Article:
Related Autism Spectrum Disorders: Early Detection, Intervention, Education, And Psychopharmacological Management
Bryson SE, Rogers SJ, Fombonne E.
Departments of Pediatrics and Psychology, IWK Health Centre, Dalhousie University, Halifax, Nova Scotia. Susan.Bryson@iwk.nshealth.ca
Our understanding and treatment of children with autism have changed dramatically since Leo Kanner first formally documented the disorder in 1943. With reference to the historical context, this paper reviews recent research addressing 4 major issues: early detection, intervention, education, and psychopharmacological management of children with autism and related (autistic) spectrum disorders (hereafter, “autism”).
We conclude from our review of the evidence that, in the absence of
additional, more compelling data, the clinical usefulness of existing
screening instruments remains questionable.
However, the potential importance of such research is underscored by
the clear benefits of early behavioural intervention: despite differences in
orientation, outcomes for children with autism can be significantly enhanced
with early intensive intervention. Although many questions remain (notably,
what are the critical therapeutic components? For whom? For what domains of
development for what level of intensity and duration?), interventions shown to
be effective are all carefully planned, engineered, monitored, and designed
to target specific skill domains. Including children with autism in regular
classes within the public school system poses several challenges, the most
pressing of which is the large number of school personnel who need to be
trained in evidence-based teaching and behavioural management practices.
Finally, psychotropic drugs may help to reduce some symptoms, but they are
neither curative nor a substitute for other forms of support and
PMID: 14574826 [PubMed – in process]
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Genetic and Neurodevelopmental Influences In Autistic Disorder.
Can J Psychiatry. 2003 Sep;48(8):526-37.
Nicolson R, Szatmari P.
Department of Psychiatry, University of Western Ontario, London, Ontario.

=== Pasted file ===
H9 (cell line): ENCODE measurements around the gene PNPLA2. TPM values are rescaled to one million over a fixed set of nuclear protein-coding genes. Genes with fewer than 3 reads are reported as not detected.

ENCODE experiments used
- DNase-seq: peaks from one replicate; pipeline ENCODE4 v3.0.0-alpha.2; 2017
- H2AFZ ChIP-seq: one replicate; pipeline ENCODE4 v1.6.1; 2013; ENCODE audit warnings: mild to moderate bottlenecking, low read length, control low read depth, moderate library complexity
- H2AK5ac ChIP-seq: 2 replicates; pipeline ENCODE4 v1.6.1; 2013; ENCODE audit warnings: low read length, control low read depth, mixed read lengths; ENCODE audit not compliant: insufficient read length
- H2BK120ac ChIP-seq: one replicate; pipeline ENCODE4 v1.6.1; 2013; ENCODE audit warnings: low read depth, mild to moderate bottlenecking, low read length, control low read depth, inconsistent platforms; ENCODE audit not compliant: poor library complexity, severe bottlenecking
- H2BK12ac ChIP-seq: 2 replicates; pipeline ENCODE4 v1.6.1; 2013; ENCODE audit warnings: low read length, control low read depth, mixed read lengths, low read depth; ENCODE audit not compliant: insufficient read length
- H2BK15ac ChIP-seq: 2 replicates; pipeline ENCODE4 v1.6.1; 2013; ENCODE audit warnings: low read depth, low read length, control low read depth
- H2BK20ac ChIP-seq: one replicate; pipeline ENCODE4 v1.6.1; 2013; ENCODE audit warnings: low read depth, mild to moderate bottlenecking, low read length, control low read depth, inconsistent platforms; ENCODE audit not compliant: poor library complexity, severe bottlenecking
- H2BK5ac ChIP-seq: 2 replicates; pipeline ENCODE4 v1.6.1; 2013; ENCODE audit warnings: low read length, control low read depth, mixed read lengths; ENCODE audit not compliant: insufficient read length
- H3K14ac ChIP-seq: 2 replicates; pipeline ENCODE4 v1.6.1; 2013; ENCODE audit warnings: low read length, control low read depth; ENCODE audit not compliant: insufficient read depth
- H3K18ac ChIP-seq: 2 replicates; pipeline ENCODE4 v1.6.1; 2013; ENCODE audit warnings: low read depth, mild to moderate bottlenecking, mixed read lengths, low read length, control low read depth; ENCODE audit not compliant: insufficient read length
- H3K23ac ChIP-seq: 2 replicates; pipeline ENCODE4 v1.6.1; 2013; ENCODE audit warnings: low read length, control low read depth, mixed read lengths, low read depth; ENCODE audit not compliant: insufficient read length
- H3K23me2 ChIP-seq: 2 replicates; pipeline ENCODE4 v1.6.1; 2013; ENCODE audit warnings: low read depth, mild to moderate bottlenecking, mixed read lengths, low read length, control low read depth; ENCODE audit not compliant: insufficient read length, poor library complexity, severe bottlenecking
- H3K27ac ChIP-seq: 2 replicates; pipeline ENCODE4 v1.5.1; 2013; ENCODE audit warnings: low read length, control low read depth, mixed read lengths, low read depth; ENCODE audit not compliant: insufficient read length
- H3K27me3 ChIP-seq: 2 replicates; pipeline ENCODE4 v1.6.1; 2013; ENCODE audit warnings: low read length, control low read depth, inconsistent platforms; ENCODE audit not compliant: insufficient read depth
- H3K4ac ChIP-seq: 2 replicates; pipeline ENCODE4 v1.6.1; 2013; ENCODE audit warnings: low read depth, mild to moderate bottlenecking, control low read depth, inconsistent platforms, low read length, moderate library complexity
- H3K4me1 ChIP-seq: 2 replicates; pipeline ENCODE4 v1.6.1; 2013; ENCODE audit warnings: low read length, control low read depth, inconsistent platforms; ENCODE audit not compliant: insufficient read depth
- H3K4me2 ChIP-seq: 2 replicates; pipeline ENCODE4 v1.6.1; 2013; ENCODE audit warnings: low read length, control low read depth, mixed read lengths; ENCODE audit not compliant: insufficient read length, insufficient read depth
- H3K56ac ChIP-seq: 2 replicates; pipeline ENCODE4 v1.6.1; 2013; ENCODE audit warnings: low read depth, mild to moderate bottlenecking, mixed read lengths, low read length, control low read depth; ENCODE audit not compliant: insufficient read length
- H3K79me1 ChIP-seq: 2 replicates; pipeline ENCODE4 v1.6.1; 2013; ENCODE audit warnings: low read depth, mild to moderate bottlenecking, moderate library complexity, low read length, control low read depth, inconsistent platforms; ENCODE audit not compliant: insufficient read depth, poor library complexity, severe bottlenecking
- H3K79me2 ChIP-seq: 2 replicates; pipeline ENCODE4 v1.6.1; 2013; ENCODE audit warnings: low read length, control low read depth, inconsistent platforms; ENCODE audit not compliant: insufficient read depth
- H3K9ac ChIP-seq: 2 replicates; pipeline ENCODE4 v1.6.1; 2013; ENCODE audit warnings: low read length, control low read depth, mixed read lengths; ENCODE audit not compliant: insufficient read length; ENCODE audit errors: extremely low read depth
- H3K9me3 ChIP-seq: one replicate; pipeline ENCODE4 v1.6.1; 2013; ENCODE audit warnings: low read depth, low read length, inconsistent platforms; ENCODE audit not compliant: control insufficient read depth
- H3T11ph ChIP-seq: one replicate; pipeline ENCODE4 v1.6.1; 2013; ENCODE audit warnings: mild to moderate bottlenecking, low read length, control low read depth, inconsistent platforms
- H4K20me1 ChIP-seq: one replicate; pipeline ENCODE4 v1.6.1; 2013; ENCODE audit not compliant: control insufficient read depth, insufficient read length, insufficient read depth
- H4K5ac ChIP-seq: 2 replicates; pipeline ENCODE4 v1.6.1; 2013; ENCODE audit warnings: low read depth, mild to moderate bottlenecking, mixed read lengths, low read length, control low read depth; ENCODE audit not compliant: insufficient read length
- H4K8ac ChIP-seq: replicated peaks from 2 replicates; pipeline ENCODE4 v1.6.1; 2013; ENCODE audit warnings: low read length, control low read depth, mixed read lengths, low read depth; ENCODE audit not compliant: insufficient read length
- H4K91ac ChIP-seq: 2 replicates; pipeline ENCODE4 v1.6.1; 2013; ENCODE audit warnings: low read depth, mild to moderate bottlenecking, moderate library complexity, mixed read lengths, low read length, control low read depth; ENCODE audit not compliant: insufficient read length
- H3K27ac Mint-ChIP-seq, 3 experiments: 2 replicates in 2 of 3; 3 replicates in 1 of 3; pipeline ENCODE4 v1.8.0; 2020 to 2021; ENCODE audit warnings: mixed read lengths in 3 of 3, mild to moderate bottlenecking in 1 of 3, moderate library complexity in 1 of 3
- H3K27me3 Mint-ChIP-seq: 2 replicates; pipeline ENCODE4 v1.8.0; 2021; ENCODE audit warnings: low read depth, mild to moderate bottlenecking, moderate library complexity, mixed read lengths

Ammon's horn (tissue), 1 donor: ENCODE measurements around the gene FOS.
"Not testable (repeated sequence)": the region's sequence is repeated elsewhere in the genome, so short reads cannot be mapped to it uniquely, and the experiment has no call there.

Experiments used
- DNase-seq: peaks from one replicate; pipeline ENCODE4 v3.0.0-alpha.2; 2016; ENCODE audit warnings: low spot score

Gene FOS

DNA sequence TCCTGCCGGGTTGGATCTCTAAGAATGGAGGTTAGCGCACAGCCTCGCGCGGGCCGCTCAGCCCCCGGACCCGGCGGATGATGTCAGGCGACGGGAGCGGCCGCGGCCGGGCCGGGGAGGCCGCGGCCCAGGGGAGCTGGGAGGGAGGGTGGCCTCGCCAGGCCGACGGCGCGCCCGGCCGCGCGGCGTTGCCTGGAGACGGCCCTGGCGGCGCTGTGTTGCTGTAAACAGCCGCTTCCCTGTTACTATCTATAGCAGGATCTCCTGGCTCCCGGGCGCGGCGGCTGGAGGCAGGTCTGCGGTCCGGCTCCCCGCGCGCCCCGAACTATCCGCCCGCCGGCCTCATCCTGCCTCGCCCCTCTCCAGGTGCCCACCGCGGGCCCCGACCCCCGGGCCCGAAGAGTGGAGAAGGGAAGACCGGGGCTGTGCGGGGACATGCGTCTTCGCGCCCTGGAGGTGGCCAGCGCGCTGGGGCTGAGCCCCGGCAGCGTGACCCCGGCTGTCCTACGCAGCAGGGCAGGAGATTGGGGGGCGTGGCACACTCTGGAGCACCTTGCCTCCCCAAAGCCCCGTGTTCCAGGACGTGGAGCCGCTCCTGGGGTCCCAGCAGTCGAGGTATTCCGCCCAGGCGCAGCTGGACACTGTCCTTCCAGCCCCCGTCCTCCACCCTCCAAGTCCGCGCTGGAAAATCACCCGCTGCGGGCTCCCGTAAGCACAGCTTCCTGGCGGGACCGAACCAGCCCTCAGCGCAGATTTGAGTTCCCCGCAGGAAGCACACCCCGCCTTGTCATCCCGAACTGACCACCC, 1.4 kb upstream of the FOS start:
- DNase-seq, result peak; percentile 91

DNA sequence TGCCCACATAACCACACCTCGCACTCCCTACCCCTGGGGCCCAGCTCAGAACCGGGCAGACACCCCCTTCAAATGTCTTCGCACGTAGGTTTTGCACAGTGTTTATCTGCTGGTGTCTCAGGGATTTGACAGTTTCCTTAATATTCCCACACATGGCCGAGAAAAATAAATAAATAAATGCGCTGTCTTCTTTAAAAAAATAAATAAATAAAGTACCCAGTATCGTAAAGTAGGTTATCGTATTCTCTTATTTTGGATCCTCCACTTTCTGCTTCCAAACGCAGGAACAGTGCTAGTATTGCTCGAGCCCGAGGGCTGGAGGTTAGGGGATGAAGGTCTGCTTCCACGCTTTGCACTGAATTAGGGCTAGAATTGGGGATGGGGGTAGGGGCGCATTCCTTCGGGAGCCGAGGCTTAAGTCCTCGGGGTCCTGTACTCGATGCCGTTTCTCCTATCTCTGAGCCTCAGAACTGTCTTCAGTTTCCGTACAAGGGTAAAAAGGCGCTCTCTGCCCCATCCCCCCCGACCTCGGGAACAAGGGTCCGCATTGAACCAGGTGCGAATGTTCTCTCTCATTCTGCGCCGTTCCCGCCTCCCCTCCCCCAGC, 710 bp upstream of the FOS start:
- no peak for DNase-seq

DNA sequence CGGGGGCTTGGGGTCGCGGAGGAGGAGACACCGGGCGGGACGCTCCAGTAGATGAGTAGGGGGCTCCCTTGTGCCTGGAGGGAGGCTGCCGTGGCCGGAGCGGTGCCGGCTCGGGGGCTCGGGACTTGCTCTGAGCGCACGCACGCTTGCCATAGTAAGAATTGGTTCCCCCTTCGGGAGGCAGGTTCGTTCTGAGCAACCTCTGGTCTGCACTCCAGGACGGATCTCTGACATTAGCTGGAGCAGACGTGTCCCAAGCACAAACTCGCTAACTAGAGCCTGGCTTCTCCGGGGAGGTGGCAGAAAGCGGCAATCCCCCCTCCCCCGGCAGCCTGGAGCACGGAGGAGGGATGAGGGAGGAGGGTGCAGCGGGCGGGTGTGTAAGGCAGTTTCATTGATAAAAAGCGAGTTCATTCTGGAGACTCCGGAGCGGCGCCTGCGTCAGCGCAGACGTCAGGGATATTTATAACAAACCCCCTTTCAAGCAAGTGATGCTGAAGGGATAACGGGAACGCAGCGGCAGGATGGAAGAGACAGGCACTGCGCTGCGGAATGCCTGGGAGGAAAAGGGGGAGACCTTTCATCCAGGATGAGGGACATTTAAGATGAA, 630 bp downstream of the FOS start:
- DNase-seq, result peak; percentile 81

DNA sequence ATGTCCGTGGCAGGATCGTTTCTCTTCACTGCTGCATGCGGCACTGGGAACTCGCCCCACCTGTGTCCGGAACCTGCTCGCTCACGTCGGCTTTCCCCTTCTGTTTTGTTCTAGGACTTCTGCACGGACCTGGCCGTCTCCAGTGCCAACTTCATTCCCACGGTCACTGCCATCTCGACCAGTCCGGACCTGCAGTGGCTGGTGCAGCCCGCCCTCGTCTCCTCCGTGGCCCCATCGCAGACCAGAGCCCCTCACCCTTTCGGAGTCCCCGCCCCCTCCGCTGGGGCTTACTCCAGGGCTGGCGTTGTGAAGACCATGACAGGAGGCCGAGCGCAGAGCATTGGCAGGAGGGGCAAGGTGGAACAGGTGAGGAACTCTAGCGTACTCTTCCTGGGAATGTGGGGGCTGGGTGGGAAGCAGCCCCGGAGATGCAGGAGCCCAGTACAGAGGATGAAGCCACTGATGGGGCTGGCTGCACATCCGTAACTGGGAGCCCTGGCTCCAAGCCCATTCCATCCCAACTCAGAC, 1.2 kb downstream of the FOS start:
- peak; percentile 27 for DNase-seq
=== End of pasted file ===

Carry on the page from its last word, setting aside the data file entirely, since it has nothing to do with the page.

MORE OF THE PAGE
OBJECTIVE: In the past, autism was considered to be largely
psychogenic. However, research in the last 2 decades indicates that autism
is largely caused by genetic factors that lead to abnormal brain
development. This article reviews research into the genetic and
neurodevelopmental factors underlying autism.
METHODS: We review the findings from genetic and brain-imaging studies
of autism over the past 15 years and synthesize these findings as a guide
for future research.
RESULTS: Genome scans and association studies have suggested potential
genomic regions and genes, respectively, that may be involved in the
etiology of autism, and there have been some replications of these results.
Similarly, the findings that brain volume is exaggerated in autism and
corpus callosum size is reduced have also been independently replicated.
Unfortunately, studies of other subcortical structures remain inconclusive
CONCLUSIONS: Overwhelming evidence now supports a neurobiological
basis for autism. However, further refinements will be needed to guide
future studies, particularly to identify the most informative phenotypes to
investigate. Additionally, studies examining the role of genetic factors in
the brain abnormalities underlying autism will likely lead to further
findings that will enhance our understanding of autism’s causes.
PMID: 14574828 [PubMed – in process]
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